Rising rates

University announces price increase

Graph courtesy of University Communications

Seattle Pacific University announced through an email that tuition, board and technical fees would increase for the 2022-23 school year.

In the email sent out on March 4 from the Office of Enrollment and Marketing, Vice President for Enrollment Management and Marketing Nate Mouttet announced that SPU’s tuition rate would increase 4%, in line with their Tuition Reimagined commitment. 

Alongside the tuition increase, other fees will also increase in the 2022-23 school year according to Mouttet. 

“Similar to that [Tuition Reimagined] but not part of the original commitment, really driven by inflation, is our room and board,” Mouttet said. “Room and board is going to go up from $13,404, it is going to be a 7.5% increase, and it will go to $14,409.”

Class technical fees will also increase next year according to Mouttet.

“Fees, the combination of technology and the ASSP wellness fee, the total increase will go from $546, with a 3.9%, to $564,” Mouttet explained. 

Mouttet also said that increases were also because of rising costs due to national inflation.

“Room and board is where we really feel the inflation,” Mouttet said. “From gas prices, to getting a gallon of milk, to what it takes Sodexo to bring food from farm to market, it is far beyond 7%, and we are trying to hold that down to a reasonable amount that students can handle.”

While these increases remain below city-wide inflation rates, and costs still remain lower than other Washington private universities, many students are worried about the effects the cost increases will have on them.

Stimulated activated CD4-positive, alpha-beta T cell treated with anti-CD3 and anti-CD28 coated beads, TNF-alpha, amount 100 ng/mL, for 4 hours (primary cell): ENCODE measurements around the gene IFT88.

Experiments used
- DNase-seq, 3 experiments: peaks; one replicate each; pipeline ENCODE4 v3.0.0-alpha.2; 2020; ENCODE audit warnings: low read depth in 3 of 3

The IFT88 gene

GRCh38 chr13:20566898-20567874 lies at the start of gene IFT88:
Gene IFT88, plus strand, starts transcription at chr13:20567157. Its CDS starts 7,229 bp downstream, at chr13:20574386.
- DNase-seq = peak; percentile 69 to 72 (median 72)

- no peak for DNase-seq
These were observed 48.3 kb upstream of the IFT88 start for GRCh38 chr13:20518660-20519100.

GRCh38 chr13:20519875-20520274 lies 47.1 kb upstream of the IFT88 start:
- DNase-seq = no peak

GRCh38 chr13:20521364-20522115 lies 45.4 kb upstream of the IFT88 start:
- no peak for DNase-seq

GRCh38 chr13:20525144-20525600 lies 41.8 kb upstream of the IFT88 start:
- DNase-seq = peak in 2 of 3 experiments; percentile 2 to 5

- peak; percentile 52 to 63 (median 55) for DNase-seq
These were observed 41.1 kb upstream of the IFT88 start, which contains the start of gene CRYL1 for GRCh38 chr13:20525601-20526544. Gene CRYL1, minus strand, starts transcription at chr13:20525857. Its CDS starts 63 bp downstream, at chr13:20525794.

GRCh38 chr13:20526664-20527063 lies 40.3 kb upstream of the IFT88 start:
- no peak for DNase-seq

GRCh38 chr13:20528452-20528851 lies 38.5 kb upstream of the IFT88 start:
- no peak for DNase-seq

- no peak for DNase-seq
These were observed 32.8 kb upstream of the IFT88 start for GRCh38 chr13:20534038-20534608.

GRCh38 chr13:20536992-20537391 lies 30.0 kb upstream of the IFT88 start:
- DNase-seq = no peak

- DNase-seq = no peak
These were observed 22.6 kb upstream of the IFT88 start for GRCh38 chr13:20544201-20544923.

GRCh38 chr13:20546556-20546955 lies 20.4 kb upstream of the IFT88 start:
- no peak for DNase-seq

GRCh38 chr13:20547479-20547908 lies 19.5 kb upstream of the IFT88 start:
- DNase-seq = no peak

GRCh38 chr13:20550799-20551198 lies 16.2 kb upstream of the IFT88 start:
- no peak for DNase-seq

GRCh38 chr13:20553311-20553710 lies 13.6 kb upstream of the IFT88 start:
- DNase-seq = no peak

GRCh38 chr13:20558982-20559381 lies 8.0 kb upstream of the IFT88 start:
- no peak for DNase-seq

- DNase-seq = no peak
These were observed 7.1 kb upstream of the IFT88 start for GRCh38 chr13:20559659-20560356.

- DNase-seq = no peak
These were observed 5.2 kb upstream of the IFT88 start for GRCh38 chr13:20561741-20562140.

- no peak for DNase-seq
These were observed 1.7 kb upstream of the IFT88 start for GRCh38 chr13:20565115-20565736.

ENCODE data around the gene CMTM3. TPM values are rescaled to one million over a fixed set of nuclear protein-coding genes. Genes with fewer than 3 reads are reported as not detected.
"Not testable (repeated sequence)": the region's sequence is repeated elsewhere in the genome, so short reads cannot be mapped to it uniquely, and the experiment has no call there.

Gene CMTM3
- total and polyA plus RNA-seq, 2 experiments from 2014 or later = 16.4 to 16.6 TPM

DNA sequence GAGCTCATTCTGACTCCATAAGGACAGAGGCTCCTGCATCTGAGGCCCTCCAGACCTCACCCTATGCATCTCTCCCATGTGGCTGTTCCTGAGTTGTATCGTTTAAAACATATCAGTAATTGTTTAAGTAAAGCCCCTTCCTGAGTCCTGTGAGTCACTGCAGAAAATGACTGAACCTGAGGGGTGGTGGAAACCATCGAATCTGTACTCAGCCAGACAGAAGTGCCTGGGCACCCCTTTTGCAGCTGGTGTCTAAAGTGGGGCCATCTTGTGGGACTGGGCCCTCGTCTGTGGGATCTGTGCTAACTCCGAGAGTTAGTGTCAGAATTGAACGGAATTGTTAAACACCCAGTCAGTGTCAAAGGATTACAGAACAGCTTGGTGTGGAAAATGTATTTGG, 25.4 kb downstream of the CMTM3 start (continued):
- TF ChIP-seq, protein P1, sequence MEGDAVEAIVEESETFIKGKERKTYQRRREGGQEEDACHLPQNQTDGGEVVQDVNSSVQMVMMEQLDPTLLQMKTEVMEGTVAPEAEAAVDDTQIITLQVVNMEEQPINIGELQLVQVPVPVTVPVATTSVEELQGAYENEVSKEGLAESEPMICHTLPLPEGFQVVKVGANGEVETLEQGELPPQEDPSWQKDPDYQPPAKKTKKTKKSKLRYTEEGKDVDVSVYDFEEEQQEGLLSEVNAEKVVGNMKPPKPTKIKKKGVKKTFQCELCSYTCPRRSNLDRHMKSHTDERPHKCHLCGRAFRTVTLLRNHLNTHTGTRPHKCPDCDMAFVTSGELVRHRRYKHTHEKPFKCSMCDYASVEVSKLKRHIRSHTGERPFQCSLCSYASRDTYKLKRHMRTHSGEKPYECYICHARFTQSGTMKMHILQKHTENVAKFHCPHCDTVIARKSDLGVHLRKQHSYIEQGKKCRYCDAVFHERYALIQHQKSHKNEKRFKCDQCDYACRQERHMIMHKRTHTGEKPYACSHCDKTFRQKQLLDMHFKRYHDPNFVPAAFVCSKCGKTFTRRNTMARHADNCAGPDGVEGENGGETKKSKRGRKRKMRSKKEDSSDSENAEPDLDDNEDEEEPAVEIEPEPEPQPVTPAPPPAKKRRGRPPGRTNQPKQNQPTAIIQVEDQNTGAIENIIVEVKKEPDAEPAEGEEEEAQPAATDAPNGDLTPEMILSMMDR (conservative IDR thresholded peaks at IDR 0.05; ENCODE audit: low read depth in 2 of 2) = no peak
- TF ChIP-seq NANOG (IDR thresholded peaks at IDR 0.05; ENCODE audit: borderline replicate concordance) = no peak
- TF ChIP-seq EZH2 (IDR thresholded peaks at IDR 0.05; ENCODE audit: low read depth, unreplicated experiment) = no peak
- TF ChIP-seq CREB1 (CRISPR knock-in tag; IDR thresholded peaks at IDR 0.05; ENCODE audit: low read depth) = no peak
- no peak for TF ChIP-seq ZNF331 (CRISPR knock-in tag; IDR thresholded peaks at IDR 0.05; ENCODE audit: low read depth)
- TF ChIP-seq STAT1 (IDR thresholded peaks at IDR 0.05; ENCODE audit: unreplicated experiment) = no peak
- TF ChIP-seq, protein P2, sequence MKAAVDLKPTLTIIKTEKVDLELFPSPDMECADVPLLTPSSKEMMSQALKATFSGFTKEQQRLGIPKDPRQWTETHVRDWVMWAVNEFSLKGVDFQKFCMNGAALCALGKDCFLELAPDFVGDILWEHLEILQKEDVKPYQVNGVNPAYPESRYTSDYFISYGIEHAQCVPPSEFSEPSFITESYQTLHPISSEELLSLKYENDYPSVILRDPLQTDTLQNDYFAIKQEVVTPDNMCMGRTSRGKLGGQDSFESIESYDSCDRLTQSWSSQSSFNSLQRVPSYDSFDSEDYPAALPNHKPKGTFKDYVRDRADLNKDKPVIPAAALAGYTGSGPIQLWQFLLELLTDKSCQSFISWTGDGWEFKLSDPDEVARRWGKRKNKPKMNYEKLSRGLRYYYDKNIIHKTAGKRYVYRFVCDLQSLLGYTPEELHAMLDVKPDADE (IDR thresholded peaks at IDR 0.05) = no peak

Third-year music education major Samantha Hart explained that she was already struggling financially before the price increases. 

“I’m already almost too poor to go here, so it kind of sucks. They are saying that most universities increase more than that I guess,” Hart said. 

For some, like first-year electrical engineering and music production major Matthew Spickelmier, the email seemed redundant.

“It didn’t surprise me that much, because they talk about how they cap it at 4%,” Spickelmier said. “The email did a pretty good job downplaying the fact that they did increase it by 4%, which was the cap. They said something about ‘this year we’re only going to increase it by a little bit, just 4%,’ so you are increasing it as much as you thought you would.”

First-year nursing major Elly Stehle understands the changes, but recognizes they will still affect many students. 

“I understand why they are doing it, it is just annoying that it’s so much,” Stehle said. “We are already paying a lot, especially if you don’t have a ton of financial aid. I’m lucky that I do but I know a lot of people don’t.”

Mouttet stated that they are trying to ensure current students are considered as these changes occur.

“We’ve given a lot of consideration to current students when we reset tuition and controlled future tuition increases for as long as they are a student at SPU,” Mouttet said.